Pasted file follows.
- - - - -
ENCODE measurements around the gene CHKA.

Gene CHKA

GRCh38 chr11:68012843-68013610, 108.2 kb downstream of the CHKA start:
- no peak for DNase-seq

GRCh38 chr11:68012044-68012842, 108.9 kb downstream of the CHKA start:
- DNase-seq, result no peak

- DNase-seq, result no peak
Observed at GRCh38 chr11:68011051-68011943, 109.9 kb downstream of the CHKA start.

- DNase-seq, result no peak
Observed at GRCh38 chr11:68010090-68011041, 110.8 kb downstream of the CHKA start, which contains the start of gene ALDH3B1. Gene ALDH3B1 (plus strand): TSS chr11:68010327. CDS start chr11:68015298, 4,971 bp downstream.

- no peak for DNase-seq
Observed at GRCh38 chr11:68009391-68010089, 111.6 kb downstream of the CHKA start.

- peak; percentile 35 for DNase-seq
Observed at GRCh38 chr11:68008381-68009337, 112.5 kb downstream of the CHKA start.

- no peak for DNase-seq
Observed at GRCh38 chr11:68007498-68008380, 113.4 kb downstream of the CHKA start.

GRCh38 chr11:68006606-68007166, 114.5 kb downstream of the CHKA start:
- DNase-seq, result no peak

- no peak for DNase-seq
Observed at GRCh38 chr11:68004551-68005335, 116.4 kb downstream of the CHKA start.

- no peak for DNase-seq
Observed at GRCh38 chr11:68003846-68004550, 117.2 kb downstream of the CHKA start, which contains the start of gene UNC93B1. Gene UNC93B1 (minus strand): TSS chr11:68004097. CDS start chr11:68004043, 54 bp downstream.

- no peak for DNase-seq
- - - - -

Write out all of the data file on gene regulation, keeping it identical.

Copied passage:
ENCODE measurements around the gene CHKA.

Gene CHKA

GRCh38 chr11:68012843-68013610, 108.2 kb downstream of the CHKA start:
- no peak for DNase-seq

GRCh38 chr11:68012044-68012842, 108.9 kb downstream of the CHKA start:
- DNase-seq, result no peak

- DNase-seq, result no peak
Observed at GRCh38 chr11:68011051-68011943, 109.9 kb downstream of the CHKA start.

- DNase-seq, result no peak
Observed at GRCh38 chr11:68010090-68011041, 110.8 kb downstream of the CHKA start, which contains the start of gene ALDH3B1. Gene ALDH3B1 (plus strand): TSS chr11:68010327. CDS start chr11:68015298, 4,971 bp downstream.

- no peak for DNase-seq
Observed at GRCh38 chr11:68009391-68010089, 111.6 kb downstream of the CHKA start.

- peak; percentile 35 for DNase-seq
Observed at GRCh38 chr11:68008381-68009337, 112.5 kb downstream of the CHKA start.

- no peak for DNase-seq
Observed at GRCh38 chr11:68007498-68008380, 113.4 kb downstream of the CHKA start.

GRCh38 chr11:68006606-68007166, 114.5 kb downstream of the CHKA start:
- DNase-seq, result no peak

- no peak for DNase-seq
Observed at GRCh38 chr11:68004551-68005335, 116.4 kb downstream of the CHKA start.

- no peak for DNase-seq
Observed at GRCh38 chr11:68003846-68004550, 117.2 kb downstream of the CHKA start, which contains the start of gene UNC93B1. Gene UNC93B1 (minus strand): TSS chr11:68004097. CDS start chr11:68004043, 54 bp downstream.

- no peak for DNase-seq